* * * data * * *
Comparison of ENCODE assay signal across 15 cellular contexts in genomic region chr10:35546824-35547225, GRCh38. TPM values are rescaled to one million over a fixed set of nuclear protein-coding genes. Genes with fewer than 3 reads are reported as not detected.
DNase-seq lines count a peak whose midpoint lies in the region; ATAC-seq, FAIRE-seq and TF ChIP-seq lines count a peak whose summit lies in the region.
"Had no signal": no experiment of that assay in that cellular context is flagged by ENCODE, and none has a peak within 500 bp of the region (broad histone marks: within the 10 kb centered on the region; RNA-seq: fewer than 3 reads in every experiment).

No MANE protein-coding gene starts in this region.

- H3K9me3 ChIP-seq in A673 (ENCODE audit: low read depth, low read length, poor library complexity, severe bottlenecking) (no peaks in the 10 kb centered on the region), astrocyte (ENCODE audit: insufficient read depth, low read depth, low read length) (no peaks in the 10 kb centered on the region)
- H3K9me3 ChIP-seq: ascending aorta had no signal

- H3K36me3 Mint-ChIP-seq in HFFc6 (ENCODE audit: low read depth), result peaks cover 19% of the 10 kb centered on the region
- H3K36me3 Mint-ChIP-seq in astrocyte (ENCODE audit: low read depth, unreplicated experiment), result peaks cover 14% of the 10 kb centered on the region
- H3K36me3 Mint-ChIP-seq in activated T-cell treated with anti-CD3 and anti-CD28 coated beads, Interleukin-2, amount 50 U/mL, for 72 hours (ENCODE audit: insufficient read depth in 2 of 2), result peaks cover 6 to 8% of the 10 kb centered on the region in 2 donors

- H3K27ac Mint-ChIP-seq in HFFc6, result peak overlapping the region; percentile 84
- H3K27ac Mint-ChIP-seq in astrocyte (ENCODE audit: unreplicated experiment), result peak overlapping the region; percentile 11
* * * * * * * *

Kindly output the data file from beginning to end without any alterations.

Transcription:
Comparison of ENCODE assay signal across 15 cellular contexts in genomic region chr10:35546824-35547225, GRCh38. TPM values are rescaled to one million over a fixed set of nuclear protein-coding genes. Genes with fewer than 3 reads are reported as not detected.
DNase-seq lines count a peak whose midpoint lies in the region; ATAC-seq, FAIRE-seq and TF ChIP-seq lines count a peak whose summit lies in the region.
"Had no signal": no experiment of that assay in that cellular context is flagged by ENCODE, and none has a peak within 500 bp of the region (broad histone marks: within the 10 kb centered on the region; RNA-seq: fewer than 3 reads in every experiment).

No MANE protein-coding gene starts in this region.

- H3K9me3 ChIP-seq in A673 (ENCODE audit: low read depth, low read length, poor library complexity, severe bottlenecking) (no peaks in the 10 kb centered on the region), astrocyte (ENCODE audit: insufficient read depth, low read depth, low read length) (no peaks in the 10 kb centered on the region)
- H3K9me3 ChIP-seq: ascending aorta had no signal

- H3K36me3 Mint-ChIP-seq in HFFc6 (ENCODE audit: low read depth), result peaks cover 19% of the 10 kb centered on the region
- H3K36me3 Mint-ChIP-seq in astrocyte (ENCODE audit: low read depth, unreplicated experiment), result peaks cover 14% of the 10 kb centered on the region
- H3K36me3 Mint-ChIP-seq in activated T-cell treated with anti-CD3 and anti-CD28 coated beads, Interleukin-2, amount 50 U/mL, for 72 hours (ENCODE audit: insufficient read depth in 2 of 2), result peaks cover 6 to 8% of the 10 kb centered on the region in 2 donors

- H3K27ac Mint-ChIP-seq in HFFc6, result peak overlapping the region; percentile 84
- H3K27ac Mint-ChIP-seq in astrocyte (ENCODE audit: unreplicated experiment), result peak overlapping the region; percentile 11